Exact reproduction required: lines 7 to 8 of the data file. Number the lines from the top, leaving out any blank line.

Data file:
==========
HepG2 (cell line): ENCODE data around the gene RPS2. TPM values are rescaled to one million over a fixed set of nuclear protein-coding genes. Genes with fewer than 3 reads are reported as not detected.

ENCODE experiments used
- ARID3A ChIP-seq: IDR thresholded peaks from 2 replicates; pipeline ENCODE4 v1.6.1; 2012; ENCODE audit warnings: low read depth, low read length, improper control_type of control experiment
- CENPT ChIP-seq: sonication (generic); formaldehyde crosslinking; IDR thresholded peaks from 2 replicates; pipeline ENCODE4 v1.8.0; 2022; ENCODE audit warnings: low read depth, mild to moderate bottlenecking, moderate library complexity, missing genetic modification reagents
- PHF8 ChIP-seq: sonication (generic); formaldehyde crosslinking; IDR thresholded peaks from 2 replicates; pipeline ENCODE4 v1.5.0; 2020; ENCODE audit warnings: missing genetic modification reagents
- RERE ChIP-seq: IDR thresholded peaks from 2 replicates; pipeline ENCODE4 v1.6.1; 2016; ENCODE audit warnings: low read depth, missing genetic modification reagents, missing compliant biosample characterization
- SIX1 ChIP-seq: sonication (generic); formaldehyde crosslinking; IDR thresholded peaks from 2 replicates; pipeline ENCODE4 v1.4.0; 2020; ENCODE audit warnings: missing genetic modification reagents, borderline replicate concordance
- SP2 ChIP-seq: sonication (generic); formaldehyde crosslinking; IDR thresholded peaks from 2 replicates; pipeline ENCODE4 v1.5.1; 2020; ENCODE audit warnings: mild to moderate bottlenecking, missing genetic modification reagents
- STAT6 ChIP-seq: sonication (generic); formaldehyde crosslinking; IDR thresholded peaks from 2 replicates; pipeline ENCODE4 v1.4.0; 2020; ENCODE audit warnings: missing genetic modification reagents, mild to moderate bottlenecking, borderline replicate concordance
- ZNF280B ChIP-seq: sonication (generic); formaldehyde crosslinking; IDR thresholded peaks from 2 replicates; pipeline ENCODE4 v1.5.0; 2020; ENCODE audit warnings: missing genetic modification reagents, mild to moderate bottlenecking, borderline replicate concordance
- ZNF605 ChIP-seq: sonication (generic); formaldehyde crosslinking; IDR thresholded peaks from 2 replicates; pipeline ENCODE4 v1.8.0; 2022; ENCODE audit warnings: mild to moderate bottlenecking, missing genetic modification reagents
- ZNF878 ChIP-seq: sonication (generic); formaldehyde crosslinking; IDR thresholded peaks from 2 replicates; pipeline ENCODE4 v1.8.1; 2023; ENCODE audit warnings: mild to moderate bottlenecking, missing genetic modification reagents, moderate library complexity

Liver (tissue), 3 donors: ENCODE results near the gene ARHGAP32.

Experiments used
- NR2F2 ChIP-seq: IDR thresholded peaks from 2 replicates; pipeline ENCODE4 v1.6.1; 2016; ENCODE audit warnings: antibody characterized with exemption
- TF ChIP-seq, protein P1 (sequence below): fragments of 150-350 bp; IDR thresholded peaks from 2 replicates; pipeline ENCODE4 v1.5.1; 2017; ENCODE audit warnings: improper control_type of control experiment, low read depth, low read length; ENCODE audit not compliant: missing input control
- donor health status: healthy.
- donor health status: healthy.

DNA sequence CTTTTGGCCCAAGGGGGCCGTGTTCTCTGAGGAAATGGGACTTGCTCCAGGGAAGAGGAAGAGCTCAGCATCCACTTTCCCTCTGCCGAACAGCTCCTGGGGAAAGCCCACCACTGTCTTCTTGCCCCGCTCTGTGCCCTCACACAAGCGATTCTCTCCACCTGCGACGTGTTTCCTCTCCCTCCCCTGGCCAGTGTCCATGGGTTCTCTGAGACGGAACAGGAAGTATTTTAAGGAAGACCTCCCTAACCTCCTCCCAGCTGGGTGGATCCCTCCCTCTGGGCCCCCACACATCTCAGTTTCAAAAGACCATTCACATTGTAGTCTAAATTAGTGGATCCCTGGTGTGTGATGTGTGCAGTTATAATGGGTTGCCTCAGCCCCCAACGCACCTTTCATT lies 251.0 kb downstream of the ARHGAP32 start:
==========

- SIX1 ChIP-seq: sonication (generic); formaldehyde crosslinking; IDR thresholded peaks from 2 replicates; pipeline ENCODE4 v1.4.0; 2020; ENCODE audit warnings: missing genetic modification reagents, borderline replicate concordance
- SP2 ChIP-seq: sonication (generic); formaldehyde crosslinking; IDR thresholded peaks from 2 replicates; pipeline ENCODE4 v1.5.1; 2020; ENCODE audit warnings: mild to moderate bottlenecking, missing genetic modification reagents